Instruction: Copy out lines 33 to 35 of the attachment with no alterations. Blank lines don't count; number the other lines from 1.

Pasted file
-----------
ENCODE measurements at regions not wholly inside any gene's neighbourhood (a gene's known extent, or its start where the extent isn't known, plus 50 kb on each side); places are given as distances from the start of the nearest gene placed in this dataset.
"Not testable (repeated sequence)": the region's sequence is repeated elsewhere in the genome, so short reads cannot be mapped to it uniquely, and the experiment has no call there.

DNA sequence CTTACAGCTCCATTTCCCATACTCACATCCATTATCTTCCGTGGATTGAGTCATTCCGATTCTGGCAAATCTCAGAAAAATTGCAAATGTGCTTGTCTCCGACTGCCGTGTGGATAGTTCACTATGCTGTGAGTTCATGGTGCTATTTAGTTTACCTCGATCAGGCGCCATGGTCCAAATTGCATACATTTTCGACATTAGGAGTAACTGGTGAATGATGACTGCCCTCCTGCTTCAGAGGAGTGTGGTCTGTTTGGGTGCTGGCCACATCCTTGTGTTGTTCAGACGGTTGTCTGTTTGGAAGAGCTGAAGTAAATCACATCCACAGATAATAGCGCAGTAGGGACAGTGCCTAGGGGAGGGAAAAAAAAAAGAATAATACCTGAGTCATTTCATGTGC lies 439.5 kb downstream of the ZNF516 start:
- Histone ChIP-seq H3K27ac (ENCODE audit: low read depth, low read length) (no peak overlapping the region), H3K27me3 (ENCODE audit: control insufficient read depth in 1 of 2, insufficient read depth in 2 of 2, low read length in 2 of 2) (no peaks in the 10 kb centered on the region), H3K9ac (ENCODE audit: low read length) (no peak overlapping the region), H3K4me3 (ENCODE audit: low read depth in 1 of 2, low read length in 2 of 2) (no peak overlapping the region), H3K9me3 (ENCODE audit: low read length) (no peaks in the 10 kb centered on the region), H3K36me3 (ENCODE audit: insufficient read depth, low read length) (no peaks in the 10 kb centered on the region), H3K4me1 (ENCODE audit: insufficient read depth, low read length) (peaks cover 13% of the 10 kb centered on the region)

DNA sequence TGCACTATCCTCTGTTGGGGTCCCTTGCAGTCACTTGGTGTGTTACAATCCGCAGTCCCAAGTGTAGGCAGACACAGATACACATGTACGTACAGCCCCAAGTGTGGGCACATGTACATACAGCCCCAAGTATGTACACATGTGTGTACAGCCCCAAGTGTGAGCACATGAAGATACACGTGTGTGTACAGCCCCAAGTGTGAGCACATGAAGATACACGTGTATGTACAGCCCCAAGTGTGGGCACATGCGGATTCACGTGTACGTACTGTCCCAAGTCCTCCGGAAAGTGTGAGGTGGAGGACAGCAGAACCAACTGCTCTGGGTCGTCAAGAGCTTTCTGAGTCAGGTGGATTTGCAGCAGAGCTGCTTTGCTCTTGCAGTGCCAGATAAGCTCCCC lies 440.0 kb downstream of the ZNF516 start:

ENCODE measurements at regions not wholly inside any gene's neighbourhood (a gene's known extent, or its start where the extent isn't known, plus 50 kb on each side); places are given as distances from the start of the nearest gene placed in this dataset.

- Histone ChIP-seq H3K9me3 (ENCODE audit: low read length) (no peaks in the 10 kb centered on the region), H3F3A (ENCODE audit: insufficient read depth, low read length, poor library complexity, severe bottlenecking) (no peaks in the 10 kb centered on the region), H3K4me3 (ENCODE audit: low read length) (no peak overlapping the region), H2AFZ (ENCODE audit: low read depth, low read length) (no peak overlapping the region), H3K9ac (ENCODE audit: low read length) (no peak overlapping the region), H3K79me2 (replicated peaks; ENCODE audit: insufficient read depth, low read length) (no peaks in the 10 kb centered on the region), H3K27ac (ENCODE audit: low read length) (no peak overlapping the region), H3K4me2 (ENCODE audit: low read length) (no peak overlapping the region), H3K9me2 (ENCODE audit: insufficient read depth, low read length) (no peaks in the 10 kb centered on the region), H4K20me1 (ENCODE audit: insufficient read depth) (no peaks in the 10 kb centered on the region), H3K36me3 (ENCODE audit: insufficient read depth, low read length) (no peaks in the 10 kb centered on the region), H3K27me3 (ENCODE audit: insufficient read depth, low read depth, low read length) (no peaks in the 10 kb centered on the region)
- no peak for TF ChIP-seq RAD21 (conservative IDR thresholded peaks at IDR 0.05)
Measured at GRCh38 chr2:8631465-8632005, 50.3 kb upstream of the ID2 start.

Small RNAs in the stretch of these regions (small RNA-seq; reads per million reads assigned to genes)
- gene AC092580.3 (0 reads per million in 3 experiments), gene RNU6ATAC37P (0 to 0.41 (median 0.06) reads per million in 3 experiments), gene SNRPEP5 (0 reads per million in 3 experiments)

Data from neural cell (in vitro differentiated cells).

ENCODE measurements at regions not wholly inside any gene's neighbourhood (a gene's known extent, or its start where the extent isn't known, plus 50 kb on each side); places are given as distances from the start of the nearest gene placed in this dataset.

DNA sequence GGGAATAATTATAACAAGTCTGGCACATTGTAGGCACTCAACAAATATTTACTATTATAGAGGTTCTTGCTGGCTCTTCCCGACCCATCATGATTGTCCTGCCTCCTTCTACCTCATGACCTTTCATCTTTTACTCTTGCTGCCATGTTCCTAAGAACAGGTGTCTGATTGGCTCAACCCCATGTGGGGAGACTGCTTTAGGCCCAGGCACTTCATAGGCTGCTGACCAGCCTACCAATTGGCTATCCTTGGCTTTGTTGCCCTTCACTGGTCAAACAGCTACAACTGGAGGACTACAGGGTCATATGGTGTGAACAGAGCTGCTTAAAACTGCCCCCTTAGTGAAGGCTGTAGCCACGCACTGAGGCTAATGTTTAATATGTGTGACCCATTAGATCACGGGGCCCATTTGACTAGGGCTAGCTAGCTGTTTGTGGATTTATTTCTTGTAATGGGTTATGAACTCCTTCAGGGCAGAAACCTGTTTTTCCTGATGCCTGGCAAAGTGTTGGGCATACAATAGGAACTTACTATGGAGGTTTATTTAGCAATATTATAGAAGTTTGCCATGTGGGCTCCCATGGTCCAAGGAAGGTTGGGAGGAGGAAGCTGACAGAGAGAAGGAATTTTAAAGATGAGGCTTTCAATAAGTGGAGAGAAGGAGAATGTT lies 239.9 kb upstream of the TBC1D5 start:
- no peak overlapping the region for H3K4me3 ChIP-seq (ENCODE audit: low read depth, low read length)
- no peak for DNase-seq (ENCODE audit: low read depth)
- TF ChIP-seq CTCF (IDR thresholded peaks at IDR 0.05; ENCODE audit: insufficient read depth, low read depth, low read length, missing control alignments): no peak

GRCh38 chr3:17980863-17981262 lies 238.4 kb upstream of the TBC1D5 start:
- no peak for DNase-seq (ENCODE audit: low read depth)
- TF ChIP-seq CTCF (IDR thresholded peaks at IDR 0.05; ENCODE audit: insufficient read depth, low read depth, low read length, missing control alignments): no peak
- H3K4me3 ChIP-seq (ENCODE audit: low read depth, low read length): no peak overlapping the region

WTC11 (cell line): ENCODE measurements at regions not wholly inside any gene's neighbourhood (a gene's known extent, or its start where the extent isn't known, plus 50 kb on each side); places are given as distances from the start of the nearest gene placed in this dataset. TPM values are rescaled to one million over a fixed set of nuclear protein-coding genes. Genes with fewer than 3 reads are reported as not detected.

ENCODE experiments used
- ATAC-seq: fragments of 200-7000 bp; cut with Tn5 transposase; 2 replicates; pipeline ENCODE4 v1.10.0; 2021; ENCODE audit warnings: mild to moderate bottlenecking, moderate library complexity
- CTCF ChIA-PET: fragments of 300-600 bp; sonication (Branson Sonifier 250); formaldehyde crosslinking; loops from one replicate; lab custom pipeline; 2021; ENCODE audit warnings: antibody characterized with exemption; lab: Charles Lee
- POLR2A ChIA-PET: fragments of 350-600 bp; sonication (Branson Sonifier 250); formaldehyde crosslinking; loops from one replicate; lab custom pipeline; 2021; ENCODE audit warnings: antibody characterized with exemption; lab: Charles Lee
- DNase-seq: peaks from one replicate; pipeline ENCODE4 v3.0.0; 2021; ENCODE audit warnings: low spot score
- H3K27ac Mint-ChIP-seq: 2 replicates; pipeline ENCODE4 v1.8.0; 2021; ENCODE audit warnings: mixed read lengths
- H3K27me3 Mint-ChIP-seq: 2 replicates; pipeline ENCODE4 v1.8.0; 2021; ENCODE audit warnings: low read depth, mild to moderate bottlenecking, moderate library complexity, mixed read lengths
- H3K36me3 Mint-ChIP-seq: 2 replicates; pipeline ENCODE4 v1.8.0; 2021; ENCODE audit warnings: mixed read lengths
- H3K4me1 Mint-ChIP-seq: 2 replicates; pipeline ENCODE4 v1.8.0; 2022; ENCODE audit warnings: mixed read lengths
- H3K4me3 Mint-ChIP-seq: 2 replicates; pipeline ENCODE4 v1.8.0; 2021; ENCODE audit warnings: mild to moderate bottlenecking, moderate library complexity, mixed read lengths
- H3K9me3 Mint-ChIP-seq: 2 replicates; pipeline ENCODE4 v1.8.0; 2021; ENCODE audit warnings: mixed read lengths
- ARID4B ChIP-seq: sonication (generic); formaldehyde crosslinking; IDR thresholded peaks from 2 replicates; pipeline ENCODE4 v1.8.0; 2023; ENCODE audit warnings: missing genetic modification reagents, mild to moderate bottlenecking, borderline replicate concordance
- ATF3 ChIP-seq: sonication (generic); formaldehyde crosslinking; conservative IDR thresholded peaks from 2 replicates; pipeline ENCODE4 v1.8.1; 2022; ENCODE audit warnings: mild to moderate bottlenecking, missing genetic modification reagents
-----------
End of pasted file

- H3K9me3 Mint-ChIP-seq: 2 replicates; pipeline ENCODE4 v1.8.0; 2021; ENCODE audit warnings: mixed read lengths
- ARID4B ChIP-seq: sonication (generic); formaldehyde crosslinking; IDR thresholded peaks from 2 replicates; pipeline ENCODE4 v1.8.0; 2023; ENCODE audit warnings: missing genetic modification reagents, mild to moderate bottlenecking, borderline replicate concordance
- ATF3 ChIP-seq: sonication (generic); formaldehyde crosslinking; conservative IDR thresholded peaks from 2 replicates; pipeline ENCODE4 v1.8.1; 2022; ENCODE audit warnings: mild to moderate bottlenecking, missing genetic modification reagents